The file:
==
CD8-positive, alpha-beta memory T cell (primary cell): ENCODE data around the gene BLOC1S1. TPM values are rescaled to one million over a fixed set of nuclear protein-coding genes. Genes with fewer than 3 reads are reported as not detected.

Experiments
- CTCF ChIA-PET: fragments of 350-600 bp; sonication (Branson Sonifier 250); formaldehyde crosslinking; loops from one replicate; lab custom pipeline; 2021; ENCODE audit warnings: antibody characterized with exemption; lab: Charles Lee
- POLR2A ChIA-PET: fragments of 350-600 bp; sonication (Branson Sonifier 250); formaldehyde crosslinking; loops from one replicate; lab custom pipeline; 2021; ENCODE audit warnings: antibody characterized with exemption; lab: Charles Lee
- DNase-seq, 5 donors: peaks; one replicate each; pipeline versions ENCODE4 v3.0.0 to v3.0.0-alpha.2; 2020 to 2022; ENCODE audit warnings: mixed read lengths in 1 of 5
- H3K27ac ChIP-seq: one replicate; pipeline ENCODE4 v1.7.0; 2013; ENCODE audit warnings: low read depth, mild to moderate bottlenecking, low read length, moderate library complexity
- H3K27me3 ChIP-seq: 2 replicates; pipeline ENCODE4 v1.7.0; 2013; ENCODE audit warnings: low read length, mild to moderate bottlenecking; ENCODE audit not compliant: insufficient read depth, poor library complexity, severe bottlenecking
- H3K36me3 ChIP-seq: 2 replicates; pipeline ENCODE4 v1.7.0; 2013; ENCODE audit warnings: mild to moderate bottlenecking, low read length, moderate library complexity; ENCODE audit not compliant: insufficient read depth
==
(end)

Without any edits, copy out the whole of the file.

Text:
CD8-positive, alpha-beta memory T cell (primary cell): ENCODE data around the gene BLOC1S1. TPM values are rescaled to one million over a fixed set of nuclear protein-coding genes. Genes with fewer than 3 reads are reported as not detected.

Experiments
- CTCF ChIA-PET: fragments of 350-600 bp; sonication (Branson Sonifier 250); formaldehyde crosslinking; loops from one replicate; lab custom pipeline; 2021; ENCODE audit warnings: antibody characterized with exemption; lab: Charles Lee
- POLR2A ChIA-PET: fragments of 350-600 bp; sonication (Branson Sonifier 250); formaldehyde crosslinking; loops from one replicate; lab custom pipeline; 2021; ENCODE audit warnings: antibody characterized with exemption; lab: Charles Lee
- DNase-seq, 5 donors: peaks; one replicate each; pipeline versions ENCODE4 v3.0.0 to v3.0.0-alpha.2; 2020 to 2022; ENCODE audit warnings: mixed read lengths in 1 of 5
- H3K27ac ChIP-seq: one replicate; pipeline ENCODE4 v1.7.0; 2013; ENCODE audit warnings: low read depth, mild to moderate bottlenecking, low read length, moderate library complexity
- H3K27me3 ChIP-seq: 2 replicates; pipeline ENCODE4 v1.7.0; 2013; ENCODE audit warnings: low read length, mild to moderate bottlenecking; ENCODE audit not compliant: insufficient read depth, poor library complexity, severe bottlenecking
- H3K36me3 ChIP-seq: 2 replicates; pipeline ENCODE4 v1.7.0; 2013; ENCODE audit warnings: mild to moderate bottlenecking, low read length, moderate library complexity; ENCODE audit not compliant: insufficient read depth